Thailand’s new police chief makes drugs and road safety a top priority

Despite only having one year to serve, Thailand’s new police chief is ambitiously making drugs and road safety a top priority during his term. Damrongsak Kittiprapas, the 13th national police chief, assumed office at the beginning of this month. According to Bangkok Post, he replaced Suwat Jongyodsuk who retired on September 30. But, his plans to tackle road safety and drugs haven’t been dampened by his short term. His previous successors served for five years and two years but Damrongsak says he is positive about using his 200,000 officers to carry out his plans.

Damrongsak was born in the northern province of Phrae and said he initially didn’t want to be a civil servant. But, his career path changed after his friend’s father brought him an application form for the Armed Forces Academies Preparatory school. He applied and passed the examination. He said upon seeing the air force uniforms, his passion grew.

His short-sightedness deterred him from joining the air force so he enrolled in the Royal Police Cadet Academy. After graduating, he started as deputy chief of investigations at a police station in Bangkok. Later, he earned a master’s degree in public administration in the US, before completing a crowd control course at Tacoma Police Department in Washington state. He also participated in the Pacific Training Initiative of the US FBI.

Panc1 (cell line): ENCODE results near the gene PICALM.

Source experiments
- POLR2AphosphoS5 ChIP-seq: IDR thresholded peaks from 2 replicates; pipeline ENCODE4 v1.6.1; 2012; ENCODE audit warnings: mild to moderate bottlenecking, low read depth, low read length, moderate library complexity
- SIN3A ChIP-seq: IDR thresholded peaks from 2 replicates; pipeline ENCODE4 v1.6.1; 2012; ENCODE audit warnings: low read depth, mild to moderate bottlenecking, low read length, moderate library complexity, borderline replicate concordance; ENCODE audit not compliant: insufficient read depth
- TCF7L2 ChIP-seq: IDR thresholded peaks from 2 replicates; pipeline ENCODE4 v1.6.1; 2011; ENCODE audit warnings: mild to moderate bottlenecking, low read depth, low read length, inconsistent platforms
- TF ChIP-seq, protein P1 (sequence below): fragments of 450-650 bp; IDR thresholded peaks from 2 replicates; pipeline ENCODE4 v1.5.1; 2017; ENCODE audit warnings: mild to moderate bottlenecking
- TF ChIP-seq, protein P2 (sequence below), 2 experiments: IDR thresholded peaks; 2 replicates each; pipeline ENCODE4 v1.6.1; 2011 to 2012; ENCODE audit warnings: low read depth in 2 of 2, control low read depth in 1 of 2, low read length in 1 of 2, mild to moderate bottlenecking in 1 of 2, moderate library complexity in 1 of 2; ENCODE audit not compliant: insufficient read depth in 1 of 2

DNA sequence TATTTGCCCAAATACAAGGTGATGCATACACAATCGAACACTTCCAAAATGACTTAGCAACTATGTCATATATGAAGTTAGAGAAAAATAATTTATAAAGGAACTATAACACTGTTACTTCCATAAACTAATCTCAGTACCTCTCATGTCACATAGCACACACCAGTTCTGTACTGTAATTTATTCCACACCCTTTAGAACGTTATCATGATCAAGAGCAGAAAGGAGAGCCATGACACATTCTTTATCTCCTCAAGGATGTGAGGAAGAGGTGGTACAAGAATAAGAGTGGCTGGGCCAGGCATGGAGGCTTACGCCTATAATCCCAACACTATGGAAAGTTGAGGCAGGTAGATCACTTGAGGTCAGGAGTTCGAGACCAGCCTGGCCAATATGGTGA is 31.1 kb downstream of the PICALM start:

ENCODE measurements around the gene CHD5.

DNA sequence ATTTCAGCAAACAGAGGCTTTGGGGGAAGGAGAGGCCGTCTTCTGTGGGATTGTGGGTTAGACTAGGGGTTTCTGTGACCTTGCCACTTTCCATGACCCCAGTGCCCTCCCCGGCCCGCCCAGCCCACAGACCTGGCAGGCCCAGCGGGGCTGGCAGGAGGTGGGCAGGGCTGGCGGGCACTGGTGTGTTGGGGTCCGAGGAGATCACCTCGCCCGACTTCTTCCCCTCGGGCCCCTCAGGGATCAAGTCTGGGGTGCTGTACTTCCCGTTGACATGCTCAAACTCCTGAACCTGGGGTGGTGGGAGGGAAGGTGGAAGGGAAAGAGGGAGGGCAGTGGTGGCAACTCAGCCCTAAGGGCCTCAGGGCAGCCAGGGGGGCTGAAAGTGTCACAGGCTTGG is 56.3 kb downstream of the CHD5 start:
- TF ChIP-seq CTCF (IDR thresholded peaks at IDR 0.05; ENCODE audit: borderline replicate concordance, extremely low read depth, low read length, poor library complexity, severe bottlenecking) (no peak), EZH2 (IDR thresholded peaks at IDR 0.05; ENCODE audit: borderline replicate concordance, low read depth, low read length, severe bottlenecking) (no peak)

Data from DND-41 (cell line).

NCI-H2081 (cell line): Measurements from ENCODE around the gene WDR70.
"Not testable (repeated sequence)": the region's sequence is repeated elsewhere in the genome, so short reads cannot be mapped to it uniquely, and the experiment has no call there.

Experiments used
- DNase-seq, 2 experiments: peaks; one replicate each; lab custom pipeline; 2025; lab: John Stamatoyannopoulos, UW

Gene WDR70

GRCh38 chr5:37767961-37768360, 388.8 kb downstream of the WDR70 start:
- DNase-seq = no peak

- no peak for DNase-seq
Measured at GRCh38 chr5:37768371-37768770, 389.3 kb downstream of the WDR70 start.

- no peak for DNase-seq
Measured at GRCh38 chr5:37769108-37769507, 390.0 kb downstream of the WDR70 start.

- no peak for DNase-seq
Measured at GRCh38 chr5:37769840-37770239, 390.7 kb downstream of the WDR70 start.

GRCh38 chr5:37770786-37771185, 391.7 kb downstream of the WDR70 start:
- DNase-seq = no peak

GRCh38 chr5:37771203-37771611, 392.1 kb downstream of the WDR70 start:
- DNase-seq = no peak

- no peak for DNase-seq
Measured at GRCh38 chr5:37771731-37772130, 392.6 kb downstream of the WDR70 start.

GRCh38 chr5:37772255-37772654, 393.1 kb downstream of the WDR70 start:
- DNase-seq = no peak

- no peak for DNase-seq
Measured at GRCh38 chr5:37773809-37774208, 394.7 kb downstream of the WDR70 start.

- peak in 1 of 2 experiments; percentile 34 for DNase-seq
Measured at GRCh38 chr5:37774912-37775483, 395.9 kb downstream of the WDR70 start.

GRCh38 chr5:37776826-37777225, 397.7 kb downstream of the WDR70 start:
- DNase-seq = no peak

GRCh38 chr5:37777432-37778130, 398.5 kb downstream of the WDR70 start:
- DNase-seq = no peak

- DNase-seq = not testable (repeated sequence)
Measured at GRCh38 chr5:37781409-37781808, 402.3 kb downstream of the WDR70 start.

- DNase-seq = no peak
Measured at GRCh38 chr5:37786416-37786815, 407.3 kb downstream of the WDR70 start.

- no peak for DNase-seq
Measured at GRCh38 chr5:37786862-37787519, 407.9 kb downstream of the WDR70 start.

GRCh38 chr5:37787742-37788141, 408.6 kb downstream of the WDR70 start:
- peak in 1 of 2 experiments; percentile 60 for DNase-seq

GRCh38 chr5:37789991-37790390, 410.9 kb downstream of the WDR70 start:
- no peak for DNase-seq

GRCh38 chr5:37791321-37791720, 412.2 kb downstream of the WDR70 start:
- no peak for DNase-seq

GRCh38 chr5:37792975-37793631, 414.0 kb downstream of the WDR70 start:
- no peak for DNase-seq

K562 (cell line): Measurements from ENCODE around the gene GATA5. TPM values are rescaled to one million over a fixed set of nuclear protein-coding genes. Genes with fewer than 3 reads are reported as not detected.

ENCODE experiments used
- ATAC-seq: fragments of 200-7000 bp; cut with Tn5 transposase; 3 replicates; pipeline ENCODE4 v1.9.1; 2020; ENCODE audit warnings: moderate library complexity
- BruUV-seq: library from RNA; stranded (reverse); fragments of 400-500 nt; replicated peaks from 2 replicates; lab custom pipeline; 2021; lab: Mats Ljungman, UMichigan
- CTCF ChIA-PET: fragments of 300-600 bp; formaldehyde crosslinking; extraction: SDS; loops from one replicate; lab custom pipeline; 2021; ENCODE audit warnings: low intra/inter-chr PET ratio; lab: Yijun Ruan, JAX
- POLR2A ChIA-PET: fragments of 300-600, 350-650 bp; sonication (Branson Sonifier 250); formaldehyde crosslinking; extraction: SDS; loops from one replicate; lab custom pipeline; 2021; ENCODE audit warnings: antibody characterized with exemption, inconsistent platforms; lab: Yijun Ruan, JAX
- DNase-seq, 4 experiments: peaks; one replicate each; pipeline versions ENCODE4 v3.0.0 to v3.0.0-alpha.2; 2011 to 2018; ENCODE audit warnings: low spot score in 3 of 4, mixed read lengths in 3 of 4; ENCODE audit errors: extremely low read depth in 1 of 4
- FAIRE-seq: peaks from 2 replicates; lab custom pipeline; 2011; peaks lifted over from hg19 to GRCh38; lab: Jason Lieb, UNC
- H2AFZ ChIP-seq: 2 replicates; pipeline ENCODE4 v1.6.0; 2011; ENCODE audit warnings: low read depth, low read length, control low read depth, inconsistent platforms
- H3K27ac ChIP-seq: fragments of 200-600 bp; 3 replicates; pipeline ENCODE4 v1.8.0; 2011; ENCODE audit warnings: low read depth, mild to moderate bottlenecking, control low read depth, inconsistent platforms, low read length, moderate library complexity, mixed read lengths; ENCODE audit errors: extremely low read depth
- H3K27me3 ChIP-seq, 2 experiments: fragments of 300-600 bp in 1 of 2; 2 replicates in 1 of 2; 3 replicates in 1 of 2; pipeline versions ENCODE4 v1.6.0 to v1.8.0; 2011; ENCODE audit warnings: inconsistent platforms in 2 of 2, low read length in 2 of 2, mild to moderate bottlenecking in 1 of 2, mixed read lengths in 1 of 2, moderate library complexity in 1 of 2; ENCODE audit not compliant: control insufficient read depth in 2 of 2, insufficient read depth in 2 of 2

Afterwards, he returned to Thailand and served in a variety of deputy chief roles before he became Amnat Charoen’s police commissioner. Later, he became commissioner of a provincial region that covered the lower northeastern provinces. During that stint, he started anti-drug programmes in almost 1,500 villages. His programme earned him national recognition and an award from the Narcotics Control Board.

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He also created a project to curb road accidents in eight provinces in the northeast. That programme was then adopted by local government organisations nationwide.

“If we want to curb the number of road accidents, we have to gather data to analyse the causes. That way we can propose funds to pay officers who work overtime trying to develop the database.”

Damrongsak says road accident data points toward road deaths taking place in places where the people are not residents of the areas.

“I would like to improve the police force to become a reliable organisation that people can trust.”

He reiterated that officers have to spend time familiarising themselves with villagers and show commitment to solving drug problems in the long term.

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Ann Carter

Ann Carter is an award-winning journalist from the United States with over 12 years experience in print and broadcast news. Her work has been featured in America, China and Thailand as she has worked internationally at major news stations as a writer and producer. Carter graduated from the Walter Williams Missouri School of Journalism in the USA.

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